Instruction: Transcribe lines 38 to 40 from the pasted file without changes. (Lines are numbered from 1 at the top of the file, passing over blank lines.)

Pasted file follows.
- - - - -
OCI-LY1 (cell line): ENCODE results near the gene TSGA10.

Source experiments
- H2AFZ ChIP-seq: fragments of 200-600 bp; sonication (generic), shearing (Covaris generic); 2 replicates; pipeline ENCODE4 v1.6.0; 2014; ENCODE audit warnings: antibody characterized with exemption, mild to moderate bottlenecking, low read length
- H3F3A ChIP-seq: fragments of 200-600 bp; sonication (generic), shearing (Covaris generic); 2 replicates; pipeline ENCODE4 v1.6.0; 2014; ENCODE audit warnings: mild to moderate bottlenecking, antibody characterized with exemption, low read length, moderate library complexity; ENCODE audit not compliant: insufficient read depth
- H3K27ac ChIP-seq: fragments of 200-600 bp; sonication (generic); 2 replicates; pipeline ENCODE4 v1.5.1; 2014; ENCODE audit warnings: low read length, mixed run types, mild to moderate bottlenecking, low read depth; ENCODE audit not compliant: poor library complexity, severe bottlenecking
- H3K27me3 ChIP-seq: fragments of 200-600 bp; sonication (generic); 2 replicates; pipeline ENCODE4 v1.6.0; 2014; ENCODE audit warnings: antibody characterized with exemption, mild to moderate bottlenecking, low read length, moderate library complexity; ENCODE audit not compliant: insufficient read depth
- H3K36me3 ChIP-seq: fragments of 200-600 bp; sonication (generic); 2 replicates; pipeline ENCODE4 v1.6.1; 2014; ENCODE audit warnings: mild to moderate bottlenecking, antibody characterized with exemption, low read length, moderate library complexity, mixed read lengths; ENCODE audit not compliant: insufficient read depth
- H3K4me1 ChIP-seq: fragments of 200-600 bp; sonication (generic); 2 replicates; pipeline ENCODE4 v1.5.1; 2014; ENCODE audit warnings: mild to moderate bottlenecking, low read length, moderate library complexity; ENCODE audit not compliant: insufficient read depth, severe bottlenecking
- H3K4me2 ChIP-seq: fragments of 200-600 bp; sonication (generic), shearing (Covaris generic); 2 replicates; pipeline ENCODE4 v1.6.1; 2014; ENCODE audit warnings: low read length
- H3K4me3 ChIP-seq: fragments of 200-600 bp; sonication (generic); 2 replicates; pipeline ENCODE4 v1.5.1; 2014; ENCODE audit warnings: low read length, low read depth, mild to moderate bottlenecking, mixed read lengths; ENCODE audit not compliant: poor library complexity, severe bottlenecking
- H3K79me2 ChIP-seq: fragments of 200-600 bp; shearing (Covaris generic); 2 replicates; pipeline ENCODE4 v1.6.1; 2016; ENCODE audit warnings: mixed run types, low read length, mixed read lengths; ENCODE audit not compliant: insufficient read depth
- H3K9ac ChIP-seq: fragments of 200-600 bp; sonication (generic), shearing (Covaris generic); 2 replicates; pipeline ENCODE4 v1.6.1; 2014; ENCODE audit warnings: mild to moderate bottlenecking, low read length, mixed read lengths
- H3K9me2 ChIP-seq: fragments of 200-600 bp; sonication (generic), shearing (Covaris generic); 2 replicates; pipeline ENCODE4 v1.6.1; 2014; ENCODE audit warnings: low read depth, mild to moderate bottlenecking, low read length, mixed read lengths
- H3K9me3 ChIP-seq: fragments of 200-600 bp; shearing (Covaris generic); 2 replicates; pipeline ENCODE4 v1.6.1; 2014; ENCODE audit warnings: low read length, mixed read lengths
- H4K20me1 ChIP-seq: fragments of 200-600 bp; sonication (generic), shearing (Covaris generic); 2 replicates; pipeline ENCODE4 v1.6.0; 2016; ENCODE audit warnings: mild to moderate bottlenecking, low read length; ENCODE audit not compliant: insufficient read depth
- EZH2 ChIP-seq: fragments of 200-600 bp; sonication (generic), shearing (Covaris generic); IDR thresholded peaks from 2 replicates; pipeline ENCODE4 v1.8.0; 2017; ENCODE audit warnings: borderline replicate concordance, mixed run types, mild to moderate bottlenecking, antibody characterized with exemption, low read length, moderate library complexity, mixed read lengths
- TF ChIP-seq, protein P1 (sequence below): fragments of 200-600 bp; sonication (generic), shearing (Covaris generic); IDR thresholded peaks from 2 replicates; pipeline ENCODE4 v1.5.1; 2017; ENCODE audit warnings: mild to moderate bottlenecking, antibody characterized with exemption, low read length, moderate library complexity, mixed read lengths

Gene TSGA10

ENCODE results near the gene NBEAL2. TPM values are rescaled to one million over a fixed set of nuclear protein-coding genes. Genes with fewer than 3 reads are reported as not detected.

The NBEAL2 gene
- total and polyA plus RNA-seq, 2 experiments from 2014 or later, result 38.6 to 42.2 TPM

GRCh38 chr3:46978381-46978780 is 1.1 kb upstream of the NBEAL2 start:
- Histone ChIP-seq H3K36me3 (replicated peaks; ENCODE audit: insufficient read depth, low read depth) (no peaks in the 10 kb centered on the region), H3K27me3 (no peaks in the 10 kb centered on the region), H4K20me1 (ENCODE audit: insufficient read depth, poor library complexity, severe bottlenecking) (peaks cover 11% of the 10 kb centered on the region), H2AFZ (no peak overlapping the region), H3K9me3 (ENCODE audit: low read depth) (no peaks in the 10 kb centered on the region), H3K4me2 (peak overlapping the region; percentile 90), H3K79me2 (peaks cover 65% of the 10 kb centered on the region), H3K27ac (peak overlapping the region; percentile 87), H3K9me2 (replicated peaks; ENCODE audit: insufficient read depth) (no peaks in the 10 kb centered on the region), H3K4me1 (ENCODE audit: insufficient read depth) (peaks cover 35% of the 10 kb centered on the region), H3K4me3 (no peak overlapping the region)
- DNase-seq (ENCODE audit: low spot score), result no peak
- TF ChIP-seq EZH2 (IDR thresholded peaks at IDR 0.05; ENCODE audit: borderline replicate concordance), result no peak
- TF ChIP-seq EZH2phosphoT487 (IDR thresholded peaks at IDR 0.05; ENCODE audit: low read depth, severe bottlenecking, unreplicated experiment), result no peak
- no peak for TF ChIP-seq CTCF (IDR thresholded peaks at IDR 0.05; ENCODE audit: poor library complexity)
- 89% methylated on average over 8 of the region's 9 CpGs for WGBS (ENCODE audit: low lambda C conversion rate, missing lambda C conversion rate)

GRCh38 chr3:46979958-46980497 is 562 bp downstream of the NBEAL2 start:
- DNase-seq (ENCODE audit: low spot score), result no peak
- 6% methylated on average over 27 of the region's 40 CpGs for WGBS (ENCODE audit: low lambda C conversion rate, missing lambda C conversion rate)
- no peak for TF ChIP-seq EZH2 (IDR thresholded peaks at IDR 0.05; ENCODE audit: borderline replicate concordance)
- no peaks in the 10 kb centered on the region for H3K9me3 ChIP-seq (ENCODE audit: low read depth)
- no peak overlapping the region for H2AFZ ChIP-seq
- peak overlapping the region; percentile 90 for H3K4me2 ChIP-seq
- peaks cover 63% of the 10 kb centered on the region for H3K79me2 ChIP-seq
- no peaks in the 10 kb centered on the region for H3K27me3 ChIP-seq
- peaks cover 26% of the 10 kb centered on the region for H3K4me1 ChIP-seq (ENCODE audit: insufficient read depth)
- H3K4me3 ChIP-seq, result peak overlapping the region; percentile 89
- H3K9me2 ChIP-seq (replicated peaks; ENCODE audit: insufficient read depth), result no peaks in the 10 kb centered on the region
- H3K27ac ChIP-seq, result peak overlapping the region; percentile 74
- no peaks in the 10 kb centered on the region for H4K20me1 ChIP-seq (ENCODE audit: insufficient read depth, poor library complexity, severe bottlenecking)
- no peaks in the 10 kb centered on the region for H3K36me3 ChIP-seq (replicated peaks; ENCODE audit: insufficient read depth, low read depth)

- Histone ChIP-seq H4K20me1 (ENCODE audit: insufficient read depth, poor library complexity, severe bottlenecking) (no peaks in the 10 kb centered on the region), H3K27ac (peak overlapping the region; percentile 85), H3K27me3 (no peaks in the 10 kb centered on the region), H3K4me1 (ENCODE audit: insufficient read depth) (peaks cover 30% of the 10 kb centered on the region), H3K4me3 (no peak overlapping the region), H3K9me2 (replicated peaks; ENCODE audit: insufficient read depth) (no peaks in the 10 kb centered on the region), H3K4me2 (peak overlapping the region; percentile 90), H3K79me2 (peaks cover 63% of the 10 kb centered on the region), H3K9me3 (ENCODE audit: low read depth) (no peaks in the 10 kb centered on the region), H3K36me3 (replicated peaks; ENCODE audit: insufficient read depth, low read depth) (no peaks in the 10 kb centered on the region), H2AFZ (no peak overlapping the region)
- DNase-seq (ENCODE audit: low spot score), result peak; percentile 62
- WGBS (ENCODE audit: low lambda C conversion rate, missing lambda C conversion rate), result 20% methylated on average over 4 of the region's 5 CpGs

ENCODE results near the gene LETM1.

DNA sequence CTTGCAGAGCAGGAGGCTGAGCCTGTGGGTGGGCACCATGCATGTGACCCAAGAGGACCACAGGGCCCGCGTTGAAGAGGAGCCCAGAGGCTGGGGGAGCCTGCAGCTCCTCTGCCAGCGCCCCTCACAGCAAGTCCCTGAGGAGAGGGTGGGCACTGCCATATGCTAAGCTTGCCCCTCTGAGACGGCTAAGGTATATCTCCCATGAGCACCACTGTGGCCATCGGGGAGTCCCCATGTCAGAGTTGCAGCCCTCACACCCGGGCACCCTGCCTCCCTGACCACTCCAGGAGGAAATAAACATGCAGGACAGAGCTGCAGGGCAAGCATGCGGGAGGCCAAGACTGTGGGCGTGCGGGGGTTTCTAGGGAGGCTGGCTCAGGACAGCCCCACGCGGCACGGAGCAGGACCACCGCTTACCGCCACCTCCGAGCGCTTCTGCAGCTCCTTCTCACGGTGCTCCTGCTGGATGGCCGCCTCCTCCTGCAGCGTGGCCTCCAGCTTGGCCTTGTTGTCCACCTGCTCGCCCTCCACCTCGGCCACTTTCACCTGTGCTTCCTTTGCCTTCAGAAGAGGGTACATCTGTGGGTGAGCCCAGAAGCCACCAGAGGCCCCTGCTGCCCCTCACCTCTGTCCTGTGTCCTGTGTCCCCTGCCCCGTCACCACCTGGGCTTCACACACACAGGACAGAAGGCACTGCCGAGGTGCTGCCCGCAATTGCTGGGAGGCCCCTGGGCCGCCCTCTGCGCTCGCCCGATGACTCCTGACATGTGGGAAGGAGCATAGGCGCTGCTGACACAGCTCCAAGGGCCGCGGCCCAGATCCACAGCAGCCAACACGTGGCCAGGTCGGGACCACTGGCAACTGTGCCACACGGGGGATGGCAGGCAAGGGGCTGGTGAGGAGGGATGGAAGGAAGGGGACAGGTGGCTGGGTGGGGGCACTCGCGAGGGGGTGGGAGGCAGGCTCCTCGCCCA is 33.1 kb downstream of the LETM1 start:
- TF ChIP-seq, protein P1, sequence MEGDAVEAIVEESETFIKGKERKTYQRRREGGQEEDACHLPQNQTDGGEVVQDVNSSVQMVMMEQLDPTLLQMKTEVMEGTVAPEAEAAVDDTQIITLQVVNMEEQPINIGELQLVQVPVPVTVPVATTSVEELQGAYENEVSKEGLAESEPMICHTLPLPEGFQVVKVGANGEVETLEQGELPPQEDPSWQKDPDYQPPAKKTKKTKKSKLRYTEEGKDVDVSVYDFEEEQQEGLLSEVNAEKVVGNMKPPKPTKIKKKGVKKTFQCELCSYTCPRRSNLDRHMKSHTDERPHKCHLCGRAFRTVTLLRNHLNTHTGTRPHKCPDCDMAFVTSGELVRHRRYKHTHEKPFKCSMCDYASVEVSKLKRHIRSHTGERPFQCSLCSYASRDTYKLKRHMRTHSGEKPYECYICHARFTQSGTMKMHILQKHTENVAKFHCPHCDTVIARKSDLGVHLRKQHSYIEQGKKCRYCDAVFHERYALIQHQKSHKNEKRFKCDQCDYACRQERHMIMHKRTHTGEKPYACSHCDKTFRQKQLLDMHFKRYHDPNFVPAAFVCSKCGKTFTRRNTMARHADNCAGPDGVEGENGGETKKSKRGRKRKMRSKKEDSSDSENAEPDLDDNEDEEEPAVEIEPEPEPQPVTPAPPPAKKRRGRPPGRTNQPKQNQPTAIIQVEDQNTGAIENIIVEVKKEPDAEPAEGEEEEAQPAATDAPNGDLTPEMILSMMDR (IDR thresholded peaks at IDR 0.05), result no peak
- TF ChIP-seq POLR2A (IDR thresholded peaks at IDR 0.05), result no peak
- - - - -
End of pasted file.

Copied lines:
- peaks cover 26% of the 10 kb centered on the region for H3K4me1 ChIP-seq (ENCODE audit: insufficient read depth)
- H3K4me3 ChIP-seq, result peak overlapping the region; percentile 89
- H3K9me2 ChIP-seq (replicated peaks; ENCODE audit: insufficient read depth), result no peaks in the 10 kb centered on the region